Then we rented a bike and went cycling near Scheveningen Bos ('forest'), which is about 2 or 3km northeast of where ISS is. We went further than that, since we hit the sand dunes! Seeing hills of sand amidst temperate forest is something special. Silvery poplars are abundant too, since they grow best in sandy soil (artefact information from a course on silviculture I took in Spain 2008).
We made it back to the bike rental shop with 7 minutes to spare, and got a quick dinner at Ming Kee chinese restaurant (they must make a lot of money if they're selling rice + 2 meat + 2 veg for 5 euros!) before heading to Korzo5hoog near the Centraal Station.
The performance was ''Readymade Dance/Part of the Deal" by Andre Gingras, for the fabulous student price of 6 euros. The first piece used boxing and its related shuffling, skipping and punches to create a dance. One dancer even got a bloody nose at the end, but the blood was a bit too bright red to be real (I hope, anyways.). The second piece spent some time deconstructing steps from hiphop and breakdance, before breaking out into a frantic dance involving live singing/sounds coming from a wo/man (I really couldn't tell.).
Today is back to school and I also have to start settling into a normal life i.e. laundry, cooking, cleaning.
Sunday, September 19, 2010
Wednesday, September 15, 2010
Tuesday, September 14, 2010
Sunday, September 12, 2010
Tuesday, September 7, 2010
Monday, August 30, 2010
Doing exchange in Valencia was good preparation. My friend and I stayed in a backpacker's hostel for 3 days and walked around for 10 hours a day viewing apartment, but it was sheer chance that we found the apartment we eventually ended up living in. We wanted to stay in the centre of town, even though school was about 2km away. And it turned out great because most of the town's cultural activities e.g. Fallas were happening right in our neighbourhood! We hardly slept during Fallas for the constant fireworks and when we did, we woke up to street processions.
Also, cycling to school on a bicycle bought on a (dodgy!) black market was exciting as long as we keep to the cycling paths. But the thrill of being able to reach school in 10 minutes! A total change from the hours on buses and the MRT here.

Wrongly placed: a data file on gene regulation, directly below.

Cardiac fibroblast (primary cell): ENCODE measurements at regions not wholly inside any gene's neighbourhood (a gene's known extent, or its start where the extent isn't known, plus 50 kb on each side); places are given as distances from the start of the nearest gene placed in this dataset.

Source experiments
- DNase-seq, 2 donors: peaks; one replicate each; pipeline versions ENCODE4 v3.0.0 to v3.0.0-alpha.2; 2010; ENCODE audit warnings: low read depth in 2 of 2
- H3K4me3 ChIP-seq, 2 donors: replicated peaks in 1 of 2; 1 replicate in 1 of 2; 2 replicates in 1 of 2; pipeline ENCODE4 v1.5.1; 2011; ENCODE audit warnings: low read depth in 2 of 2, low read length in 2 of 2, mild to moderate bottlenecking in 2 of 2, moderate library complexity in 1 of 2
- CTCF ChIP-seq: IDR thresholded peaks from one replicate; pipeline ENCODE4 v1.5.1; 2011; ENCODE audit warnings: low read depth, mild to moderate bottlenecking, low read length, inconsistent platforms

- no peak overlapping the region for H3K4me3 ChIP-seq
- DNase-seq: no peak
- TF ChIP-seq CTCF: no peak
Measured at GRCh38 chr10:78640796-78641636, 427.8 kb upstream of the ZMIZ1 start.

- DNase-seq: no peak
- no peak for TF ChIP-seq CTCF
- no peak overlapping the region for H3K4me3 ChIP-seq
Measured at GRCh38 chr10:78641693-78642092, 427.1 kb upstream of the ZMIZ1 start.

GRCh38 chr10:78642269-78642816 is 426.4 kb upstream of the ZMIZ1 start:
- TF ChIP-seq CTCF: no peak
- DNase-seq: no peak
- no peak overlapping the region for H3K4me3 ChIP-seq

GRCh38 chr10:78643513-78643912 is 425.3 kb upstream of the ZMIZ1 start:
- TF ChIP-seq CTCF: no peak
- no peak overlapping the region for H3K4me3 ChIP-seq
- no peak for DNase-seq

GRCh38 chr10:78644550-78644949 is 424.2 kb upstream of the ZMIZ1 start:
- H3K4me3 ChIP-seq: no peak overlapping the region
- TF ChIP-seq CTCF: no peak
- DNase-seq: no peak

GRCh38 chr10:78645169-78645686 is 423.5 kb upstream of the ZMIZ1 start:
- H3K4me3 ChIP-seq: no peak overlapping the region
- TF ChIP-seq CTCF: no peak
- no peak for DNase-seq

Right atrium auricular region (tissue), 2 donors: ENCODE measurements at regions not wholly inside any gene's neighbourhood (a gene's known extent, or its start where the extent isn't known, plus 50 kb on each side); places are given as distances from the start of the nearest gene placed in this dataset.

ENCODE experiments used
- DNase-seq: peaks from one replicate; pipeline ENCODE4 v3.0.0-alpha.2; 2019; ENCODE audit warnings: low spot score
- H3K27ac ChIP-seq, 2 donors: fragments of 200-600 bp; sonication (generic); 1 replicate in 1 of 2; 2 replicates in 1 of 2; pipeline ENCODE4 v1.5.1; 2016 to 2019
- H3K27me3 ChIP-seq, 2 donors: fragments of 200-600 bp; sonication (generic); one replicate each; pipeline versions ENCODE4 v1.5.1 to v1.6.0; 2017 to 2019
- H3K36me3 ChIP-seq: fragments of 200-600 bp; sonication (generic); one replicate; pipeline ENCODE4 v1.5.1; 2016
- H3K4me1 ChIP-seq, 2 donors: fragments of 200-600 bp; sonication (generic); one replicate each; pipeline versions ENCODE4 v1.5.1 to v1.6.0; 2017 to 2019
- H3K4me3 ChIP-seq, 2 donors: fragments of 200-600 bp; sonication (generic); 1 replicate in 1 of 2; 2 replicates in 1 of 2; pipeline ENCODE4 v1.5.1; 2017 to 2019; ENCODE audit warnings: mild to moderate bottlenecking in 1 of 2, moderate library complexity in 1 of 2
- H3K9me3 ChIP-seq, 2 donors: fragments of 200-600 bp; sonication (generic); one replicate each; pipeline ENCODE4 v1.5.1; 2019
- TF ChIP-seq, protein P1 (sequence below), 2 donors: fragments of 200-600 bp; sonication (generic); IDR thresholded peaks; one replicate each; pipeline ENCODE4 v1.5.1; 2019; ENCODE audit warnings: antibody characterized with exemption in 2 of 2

The Hague is flat and Holland is a country of cyclists! I can see loads of cycling paths on Google Street View, hurray.
Friday, August 27, 2010
1. Bought cookies
2. Bought books
3. Bought envelopes
4. Donated to my Grad School Fund!
Mille mercis to all of you, I can't thank you enough.
A short update on the state of things is in order (in other words, an order from Dad). I've been baking everyday without fail since 1 Aug 2010, bringing the total of cookie jars made to... 79! Productivity has risen since I got out the industrial strength Kenwood mixer of Mum's, cranked the oven up to 180 degrees (from 150), and hired an army of elves. Okay, so the last part isn't true. But I can roll cookie dough in my sleep now, I'm pretty sure of that.
I've sold 33 books and get this... 1059 envelopes. Even I had no idea it was that many.
It isn't easy to earn money in this way at all, and I had no idea. In the first few days, when I had no stamina for baking, I was exhausted after making 3 batches, but now I can breeze through 6. And making envelopes seemed like an awful lot of effort for a little bit of cash, but help from friends (Agent 1 of Operation Envelope, you know who you are!), I've got hundreds easily made.
Humility is something I need, and I will always need more of it. I've new-found respect for the man I met in Marrakech, peddling clocks to tourists sitting in cafes under the fierce Moroccan sun; and for the lady who sells karipap in the underground passage from Novena MRT to Tan Tock Seng Hospital.